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Exploring community-based suicide prevention in the context of rural Australia: A qualitative study


Grattidge, L and Hoang, H and Mond, J and Lees, D and Visentin, D and Auckland, S, Exploring community-based suicide prevention in the context of rural Australia: A qualitative study, International Journal of Environmental Research and Public Health, 20, (3) Article 2644. ISSN 1660-4601 (2023) [Refereed Article]

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DOI: doi:10.3390/ijerph20032644


Suicide rates in rural communities are higher than in urban areas, and communities play a crucial role in suicide prevention. This study explores community-based suicide prevention using a qualitative research design. Semi-structured interviews and focus groups asked participants to explore community-based suicide prevention in the context of rural Australia. Participants recruited ((n = 37; ages 2972, Mean = 46, SD = 9.56); female 62.2%; lived experience 48.6%) were self-identified experts, working in rural community-based suicide prevention (community services, program providers, research, and policy development) around Australia. Data were thematically analysed, identifying three themes relating to community-based suicide prevention: (i) Community led initiatives; (ii) Meeting community needs; and (iii) Programs to improve health and suicidality. Implementing community-based suicide prevention needs community-level engagement and partnerships, including with community leaders; gatekeepers; community members; people with lived experience; services; and professionals, to "get stuff done". Available resources and social capital are utilised, with co-created interventions reflecting diverse lifestyles, beliefs, norms, and cultures. The definition of "community", community needs, issues, and solutions need to be identified by communities themselves. Primarily non-clinical programs address determinants of health and suicidality and increase community awareness of suicide and its prevention, and the capacity to recognise and support people at risk. This study shows how community-based suicide prevention presents as a social innovation approach, seeing suicide as a social phenomenon, with community-based programs as the potential driver of social change, equipping communities with the "know how" to implement, monitor, and adjust community-based programs to fit community needs.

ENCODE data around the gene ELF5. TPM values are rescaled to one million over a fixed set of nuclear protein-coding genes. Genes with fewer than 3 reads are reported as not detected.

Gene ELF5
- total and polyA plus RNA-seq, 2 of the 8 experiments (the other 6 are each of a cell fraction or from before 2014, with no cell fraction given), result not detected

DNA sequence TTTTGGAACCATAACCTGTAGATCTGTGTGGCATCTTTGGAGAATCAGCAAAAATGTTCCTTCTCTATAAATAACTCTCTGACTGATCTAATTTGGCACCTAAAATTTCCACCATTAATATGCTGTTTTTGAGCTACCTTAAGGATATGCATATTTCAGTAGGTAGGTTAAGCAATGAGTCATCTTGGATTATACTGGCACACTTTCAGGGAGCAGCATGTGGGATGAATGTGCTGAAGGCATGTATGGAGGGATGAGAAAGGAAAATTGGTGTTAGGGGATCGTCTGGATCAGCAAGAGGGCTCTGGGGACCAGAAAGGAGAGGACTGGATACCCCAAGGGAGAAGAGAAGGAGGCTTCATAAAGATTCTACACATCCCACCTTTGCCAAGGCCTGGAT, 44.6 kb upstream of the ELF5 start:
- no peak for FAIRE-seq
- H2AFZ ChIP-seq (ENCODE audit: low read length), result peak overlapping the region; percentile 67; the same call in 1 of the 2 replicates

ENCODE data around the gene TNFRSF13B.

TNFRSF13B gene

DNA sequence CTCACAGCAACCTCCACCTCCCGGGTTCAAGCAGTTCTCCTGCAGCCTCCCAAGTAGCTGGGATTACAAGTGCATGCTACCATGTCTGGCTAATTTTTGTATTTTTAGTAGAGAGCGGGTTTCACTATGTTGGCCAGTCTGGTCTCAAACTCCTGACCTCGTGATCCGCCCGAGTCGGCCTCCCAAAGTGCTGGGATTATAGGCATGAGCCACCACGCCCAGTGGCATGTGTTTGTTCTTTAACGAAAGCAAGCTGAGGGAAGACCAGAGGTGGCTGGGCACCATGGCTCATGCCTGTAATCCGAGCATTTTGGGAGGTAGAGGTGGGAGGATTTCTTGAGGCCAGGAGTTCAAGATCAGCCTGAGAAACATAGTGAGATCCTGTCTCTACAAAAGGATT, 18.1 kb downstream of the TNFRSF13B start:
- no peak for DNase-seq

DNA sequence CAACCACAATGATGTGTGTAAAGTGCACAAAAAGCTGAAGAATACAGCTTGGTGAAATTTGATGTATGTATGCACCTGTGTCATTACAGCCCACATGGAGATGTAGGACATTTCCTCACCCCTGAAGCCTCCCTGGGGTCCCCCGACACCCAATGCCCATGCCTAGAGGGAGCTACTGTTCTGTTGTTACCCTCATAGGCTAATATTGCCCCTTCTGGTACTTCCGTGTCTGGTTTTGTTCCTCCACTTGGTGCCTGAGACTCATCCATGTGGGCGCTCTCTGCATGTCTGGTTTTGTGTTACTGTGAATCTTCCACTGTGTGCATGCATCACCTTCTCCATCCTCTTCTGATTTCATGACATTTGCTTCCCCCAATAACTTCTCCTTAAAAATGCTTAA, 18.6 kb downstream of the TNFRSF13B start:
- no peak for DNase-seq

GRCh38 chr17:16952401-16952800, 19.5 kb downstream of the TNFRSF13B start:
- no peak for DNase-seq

Item Details

Item Type:Refereed Article
Keywords:Suicide prevention
Research Division:Health Sciences
Research Group:Public health
Research Field:Public health not elsewhere classified
Objective Division:Health
Objective Group:Provision of health and support services
Objective Field:Mental health services
UTAS Author:Grattidge, L (Mrs Laura Grattidge)
UTAS Author:Hoang, H (Dr Ha Hoang)
UTAS Author:Mond, J (Dr Jon Mond)
UTAS Author:Lees, D (Dr David Lees)
UTAS Author:Visentin, D (Dr Denis Visentin)
UTAS Author:Auckland, S (Mr Stuart Auckland)
ID Code:155195
Year Published:2023
Deposited By:Nursing
Deposited On:2023-02-02
Last Modified:2023-02-02

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